Yesterday, on the Boot Camp page for Leopard, was a few paragraphs about a useful new feature:
> Leopard brings a quicker way to switch between Mac OS X and Windows: Just choose the new Apple menu item “Restart in Windows.” Your Mac goes into “safe sleep” so that when you return, you’ll be right where you were. It’s much faster than restarting the computer each time.
> Likewise, a “Restart in Mac OS X” menu item in the Boot Camp System Tray in Windows makes for a faster return to Mac OS X. With Windows hibernation enabled, you can pick up where you left off.
Today, [that text is gone.](http://www.apple.com/macosx/leopard/features/bootcamp.html)
Anyone know what happened?
Despite all of my technology training and knowledge, occasionally I manage to do something immensely stupid to my computers. I am not immune to stupid keystrokes or misreading instructions. I have hardware issues just the same as everyone else.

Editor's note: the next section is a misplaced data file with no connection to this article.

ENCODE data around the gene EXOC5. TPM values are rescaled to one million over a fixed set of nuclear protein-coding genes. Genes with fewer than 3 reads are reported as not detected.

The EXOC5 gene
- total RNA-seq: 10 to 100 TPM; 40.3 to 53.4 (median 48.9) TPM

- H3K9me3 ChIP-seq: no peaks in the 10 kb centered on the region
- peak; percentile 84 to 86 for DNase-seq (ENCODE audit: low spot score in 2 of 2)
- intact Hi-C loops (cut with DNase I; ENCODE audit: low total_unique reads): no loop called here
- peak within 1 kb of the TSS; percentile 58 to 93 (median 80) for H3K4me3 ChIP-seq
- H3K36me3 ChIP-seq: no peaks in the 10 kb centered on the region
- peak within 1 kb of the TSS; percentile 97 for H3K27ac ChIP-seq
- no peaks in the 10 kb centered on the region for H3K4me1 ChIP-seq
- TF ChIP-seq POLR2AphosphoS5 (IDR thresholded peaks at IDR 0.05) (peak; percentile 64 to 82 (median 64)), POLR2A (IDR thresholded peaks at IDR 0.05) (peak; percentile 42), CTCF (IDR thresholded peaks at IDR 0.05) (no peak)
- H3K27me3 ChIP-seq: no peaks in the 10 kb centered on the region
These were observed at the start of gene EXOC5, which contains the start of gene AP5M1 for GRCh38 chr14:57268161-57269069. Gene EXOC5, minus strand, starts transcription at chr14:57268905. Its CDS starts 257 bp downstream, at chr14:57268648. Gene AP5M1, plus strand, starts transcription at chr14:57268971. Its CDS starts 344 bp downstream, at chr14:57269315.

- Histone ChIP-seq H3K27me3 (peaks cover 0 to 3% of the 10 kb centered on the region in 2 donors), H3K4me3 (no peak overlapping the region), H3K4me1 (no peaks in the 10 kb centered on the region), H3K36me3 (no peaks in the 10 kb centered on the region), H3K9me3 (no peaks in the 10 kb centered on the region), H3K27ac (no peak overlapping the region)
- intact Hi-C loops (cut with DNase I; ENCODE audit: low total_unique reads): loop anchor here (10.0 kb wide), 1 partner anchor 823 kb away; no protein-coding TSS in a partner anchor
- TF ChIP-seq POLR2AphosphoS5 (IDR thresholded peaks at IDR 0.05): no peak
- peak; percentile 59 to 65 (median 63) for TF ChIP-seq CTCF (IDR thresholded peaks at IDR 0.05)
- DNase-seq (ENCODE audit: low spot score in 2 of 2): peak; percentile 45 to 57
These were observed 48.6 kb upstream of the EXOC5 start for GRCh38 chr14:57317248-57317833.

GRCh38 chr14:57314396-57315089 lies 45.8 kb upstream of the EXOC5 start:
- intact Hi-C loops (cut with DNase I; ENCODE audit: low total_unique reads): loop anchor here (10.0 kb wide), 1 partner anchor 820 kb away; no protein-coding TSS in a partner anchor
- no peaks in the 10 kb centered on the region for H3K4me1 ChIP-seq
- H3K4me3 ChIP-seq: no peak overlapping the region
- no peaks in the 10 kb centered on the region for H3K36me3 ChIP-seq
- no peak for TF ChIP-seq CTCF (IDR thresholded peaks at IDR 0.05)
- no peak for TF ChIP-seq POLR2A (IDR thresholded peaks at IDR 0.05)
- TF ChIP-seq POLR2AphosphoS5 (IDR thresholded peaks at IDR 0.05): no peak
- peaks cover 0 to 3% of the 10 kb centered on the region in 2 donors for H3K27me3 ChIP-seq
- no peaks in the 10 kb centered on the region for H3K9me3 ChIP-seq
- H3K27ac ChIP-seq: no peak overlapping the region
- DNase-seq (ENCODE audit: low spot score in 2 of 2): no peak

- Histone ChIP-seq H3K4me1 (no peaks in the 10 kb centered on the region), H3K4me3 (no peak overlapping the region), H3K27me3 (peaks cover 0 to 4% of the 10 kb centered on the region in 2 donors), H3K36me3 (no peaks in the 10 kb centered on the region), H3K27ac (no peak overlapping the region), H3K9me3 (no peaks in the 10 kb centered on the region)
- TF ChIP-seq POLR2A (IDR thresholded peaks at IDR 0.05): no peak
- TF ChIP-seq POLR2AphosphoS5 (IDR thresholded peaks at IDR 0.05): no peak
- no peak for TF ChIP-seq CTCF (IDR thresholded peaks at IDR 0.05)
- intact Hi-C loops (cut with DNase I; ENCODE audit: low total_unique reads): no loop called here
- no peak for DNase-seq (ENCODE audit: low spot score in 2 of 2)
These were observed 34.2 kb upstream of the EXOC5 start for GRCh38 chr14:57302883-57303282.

Rarely, however, are such problems fixed by magic.
Sure, Apple has sent the world into a tizzy with their new [Boot Camp](http://www.apple.com/bootcamp/) software, allowing Mac users with Intel based machines to run Windows. It’s astounding news, and when [you see it in action](http://www.cabel.name/2006/04/boot-camp-first-look-half-life-2-video.html), you will say WOW – but I’m not here to talk about the [business ramifications](http://daringfireball.net/2006/04/windows_the_new_classic).
I’m here to talk about the *other* electronic Boot Camp.
In my 24 years as a gamer, there were times when I would go into an arcade and in the course of my visit, find some game I’d never even heard of that just flat out grabbed hold of my very being. There would either never be a home version of this game, or it would completely suck. The arcade cabinet itself would inevitably disappear a week or two later, and never be seen again.
Boot Camp – a 1987 Konami arcade game – was one of those games. Read on, and learn about what may be the archetype game for Konami’s gameplay in the 1980’s.